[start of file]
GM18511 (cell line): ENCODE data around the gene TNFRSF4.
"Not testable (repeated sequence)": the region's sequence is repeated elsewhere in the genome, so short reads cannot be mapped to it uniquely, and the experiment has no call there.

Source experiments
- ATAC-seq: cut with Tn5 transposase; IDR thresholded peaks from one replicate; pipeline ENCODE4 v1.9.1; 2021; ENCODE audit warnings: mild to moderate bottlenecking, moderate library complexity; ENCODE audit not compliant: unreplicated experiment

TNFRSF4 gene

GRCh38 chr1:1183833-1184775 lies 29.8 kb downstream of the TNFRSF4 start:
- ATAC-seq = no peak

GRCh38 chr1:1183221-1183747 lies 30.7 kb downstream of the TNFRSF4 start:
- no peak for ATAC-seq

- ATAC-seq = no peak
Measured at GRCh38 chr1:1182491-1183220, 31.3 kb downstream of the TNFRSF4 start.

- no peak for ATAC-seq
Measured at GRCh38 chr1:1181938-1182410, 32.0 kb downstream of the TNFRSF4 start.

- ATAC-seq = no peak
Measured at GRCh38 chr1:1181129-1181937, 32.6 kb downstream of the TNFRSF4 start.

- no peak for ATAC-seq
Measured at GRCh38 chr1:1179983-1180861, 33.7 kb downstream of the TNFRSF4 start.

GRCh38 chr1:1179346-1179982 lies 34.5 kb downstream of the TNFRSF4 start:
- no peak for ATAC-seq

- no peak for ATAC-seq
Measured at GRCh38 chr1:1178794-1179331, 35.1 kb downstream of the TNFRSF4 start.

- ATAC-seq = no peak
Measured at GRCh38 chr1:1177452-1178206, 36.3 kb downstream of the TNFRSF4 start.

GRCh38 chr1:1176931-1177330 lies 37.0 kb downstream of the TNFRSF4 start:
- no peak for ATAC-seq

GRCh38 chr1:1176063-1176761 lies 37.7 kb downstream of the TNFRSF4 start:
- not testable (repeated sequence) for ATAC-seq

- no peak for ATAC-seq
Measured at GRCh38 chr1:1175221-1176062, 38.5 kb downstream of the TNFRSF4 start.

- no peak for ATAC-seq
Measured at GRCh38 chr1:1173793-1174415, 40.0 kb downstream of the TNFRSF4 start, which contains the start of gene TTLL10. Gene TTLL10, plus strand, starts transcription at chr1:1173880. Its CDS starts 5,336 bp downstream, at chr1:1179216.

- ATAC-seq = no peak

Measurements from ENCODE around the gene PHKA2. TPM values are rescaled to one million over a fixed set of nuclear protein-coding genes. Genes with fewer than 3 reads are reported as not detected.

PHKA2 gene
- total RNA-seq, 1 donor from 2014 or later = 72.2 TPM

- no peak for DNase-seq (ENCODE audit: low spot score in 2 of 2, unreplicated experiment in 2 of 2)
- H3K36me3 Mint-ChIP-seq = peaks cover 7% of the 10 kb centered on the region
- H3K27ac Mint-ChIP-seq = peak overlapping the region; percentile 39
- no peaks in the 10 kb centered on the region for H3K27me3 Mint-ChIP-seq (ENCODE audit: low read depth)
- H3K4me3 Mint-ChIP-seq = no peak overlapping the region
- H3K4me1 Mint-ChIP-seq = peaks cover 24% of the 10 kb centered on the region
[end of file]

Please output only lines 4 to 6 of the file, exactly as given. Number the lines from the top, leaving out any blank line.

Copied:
- ATAC-seq: cut with Tn5 transposase; IDR thresholded peaks from one replicate; pipeline ENCODE4 v1.9.1; 2021; ENCODE audit warnings: mild to moderate bottlenecking, moderate library complexity; ENCODE audit not compliant: unreplicated experiment

TNFRSF4 gene

GRCh38 chr1:1183833-1184775 lies 29.8 kb downstream of the TNFRSF4 start: